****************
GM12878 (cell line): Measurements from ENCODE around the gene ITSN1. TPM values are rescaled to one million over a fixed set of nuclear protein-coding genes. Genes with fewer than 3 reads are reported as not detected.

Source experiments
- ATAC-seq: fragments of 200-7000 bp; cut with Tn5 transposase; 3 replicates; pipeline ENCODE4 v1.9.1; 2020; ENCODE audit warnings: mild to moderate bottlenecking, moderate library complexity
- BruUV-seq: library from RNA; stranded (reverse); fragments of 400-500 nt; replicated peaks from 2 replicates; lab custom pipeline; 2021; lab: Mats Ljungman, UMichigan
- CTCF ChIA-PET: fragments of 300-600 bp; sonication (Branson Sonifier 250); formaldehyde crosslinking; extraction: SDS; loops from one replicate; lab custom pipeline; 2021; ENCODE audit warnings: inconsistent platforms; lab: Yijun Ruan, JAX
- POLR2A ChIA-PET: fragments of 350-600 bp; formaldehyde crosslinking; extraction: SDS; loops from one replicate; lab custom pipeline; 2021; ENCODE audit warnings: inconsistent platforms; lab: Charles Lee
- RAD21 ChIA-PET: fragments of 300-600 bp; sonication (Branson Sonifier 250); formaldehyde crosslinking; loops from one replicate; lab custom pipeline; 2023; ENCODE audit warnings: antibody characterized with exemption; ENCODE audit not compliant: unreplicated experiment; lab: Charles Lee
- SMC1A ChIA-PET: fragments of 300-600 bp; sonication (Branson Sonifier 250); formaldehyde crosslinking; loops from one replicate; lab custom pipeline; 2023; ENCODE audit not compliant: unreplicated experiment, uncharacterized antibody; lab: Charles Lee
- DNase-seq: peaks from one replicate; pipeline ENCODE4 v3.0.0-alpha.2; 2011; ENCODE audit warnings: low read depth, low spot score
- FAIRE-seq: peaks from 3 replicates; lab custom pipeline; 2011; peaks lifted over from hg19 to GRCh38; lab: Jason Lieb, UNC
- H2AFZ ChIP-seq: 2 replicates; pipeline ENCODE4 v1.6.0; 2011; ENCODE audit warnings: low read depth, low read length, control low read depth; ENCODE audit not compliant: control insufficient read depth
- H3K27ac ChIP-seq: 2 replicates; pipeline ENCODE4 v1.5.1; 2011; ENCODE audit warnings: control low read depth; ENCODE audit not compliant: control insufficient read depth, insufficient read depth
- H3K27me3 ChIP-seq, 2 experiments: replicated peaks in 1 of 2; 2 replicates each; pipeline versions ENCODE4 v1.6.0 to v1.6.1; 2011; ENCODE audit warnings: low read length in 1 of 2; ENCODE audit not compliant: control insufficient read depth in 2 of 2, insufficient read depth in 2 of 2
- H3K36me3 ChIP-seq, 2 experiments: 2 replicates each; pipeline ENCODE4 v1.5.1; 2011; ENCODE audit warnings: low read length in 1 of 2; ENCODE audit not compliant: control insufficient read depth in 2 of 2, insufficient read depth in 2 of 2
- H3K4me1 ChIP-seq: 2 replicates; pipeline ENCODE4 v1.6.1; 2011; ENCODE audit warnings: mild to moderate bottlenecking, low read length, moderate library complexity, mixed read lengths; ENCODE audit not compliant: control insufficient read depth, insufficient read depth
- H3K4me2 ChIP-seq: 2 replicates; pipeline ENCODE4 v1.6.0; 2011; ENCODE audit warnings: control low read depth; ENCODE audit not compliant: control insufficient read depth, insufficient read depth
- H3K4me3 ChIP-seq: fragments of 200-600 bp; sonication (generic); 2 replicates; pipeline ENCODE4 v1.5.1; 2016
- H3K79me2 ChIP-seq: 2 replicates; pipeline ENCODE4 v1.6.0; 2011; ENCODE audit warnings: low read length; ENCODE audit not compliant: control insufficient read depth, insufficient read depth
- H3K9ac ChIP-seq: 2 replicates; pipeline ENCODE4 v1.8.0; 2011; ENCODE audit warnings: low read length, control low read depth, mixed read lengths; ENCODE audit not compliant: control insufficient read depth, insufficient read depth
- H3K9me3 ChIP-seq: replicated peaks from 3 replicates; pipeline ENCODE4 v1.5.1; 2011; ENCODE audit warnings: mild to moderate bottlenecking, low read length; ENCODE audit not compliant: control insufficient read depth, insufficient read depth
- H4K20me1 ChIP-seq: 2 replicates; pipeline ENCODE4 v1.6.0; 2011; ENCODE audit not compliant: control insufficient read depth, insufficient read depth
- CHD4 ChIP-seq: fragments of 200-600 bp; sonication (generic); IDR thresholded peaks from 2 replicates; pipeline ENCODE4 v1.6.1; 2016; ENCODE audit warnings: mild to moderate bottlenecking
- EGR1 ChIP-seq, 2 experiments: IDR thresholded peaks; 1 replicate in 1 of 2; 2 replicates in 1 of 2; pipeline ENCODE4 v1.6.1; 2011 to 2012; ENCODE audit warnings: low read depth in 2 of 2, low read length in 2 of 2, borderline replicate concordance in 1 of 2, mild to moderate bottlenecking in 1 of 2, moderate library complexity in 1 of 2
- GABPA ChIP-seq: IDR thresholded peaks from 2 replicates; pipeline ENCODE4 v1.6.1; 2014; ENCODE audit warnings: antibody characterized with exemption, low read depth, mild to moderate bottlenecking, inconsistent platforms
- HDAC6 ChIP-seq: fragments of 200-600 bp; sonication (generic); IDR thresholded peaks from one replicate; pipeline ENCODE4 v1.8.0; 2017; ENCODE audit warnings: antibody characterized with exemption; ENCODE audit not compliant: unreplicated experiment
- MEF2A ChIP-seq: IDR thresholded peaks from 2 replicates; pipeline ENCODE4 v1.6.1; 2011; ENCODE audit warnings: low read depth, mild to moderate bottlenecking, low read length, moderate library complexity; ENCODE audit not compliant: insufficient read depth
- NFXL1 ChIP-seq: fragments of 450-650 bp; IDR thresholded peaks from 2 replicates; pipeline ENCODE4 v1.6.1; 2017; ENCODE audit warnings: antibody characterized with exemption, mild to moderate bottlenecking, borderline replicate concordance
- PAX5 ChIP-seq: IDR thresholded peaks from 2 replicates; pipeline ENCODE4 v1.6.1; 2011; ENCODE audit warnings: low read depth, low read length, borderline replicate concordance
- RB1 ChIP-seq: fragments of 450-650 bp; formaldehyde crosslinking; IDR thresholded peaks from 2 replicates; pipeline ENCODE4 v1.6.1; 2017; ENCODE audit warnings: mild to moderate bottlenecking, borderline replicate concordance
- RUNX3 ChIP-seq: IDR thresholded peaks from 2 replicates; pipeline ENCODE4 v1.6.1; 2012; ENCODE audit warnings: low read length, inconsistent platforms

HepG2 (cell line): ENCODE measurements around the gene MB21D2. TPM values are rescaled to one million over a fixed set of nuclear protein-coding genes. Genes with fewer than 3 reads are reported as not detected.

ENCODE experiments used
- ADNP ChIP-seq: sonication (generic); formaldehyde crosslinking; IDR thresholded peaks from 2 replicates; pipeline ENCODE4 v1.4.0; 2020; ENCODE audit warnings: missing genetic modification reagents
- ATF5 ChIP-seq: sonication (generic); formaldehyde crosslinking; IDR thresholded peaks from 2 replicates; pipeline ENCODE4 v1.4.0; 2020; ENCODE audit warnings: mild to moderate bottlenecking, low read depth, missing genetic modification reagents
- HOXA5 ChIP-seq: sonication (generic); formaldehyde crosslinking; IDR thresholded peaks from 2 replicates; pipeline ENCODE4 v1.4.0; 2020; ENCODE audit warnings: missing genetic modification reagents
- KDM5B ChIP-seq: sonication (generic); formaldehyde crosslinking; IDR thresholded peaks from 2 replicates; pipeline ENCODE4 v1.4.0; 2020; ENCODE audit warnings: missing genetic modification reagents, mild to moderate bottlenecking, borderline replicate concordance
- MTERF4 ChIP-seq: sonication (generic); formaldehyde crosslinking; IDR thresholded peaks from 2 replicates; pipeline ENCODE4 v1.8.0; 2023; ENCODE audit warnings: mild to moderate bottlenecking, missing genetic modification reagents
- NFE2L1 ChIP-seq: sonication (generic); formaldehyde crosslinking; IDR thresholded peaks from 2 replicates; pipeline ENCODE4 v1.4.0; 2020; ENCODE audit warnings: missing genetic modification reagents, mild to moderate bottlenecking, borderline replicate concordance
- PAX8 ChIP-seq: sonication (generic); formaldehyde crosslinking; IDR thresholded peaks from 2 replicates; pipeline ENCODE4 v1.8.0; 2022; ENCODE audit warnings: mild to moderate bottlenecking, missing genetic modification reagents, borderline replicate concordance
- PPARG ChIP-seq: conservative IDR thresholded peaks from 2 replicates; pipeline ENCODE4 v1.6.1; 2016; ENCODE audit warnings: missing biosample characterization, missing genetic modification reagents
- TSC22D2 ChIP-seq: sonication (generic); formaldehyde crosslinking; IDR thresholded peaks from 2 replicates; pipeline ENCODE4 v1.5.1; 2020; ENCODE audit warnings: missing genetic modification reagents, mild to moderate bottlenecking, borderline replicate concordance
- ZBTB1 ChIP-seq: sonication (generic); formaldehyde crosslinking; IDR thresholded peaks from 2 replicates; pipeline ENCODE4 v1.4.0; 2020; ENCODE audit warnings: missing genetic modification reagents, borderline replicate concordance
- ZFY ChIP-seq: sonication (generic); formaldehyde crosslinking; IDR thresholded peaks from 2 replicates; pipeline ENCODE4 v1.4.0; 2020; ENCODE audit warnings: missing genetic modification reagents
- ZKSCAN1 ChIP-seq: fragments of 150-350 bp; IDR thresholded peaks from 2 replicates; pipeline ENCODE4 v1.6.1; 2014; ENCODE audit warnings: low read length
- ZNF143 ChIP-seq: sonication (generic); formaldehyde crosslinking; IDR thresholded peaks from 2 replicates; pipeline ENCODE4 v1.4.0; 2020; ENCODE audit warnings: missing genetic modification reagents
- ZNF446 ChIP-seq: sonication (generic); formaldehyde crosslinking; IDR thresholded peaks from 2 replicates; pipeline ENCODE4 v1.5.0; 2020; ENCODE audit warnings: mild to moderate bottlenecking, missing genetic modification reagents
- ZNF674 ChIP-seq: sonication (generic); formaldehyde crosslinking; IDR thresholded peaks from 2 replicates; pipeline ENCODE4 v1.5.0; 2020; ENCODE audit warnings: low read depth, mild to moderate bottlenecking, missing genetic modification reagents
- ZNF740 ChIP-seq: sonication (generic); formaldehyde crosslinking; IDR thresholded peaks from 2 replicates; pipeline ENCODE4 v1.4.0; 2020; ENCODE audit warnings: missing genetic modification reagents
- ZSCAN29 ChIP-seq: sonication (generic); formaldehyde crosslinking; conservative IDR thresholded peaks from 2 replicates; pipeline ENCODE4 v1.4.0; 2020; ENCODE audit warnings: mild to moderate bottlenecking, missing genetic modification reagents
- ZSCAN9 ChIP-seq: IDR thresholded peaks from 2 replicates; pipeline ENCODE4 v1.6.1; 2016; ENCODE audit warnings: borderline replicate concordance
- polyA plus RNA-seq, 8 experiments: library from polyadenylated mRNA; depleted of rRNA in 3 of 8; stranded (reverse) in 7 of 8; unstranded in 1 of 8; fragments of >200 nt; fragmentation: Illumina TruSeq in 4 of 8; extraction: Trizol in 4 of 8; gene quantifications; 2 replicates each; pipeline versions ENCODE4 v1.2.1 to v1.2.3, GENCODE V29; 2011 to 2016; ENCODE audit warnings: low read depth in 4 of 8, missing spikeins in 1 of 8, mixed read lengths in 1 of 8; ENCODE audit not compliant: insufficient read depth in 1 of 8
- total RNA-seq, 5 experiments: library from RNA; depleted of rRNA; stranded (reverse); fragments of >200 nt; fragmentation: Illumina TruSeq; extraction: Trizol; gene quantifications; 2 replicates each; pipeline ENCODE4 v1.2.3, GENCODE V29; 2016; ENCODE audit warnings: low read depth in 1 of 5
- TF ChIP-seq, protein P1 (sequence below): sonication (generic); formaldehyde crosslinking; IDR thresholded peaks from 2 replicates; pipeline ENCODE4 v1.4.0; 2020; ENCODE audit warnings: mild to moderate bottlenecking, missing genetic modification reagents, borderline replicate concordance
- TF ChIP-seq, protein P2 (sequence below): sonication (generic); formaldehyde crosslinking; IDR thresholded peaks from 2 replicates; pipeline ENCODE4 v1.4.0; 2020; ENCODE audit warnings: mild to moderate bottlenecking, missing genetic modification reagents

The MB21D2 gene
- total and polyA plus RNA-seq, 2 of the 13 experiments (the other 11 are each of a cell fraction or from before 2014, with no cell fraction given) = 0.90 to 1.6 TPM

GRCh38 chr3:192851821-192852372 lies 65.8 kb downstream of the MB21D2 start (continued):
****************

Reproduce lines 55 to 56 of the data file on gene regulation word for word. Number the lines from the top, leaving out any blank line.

The MB21D2 gene
- total and polyA plus RNA-seq, 2 of the 13 experiments (the other 11 are each of a cell fraction or from before 2014, with no cell fraction given) = 0.90 to 1.6 TPM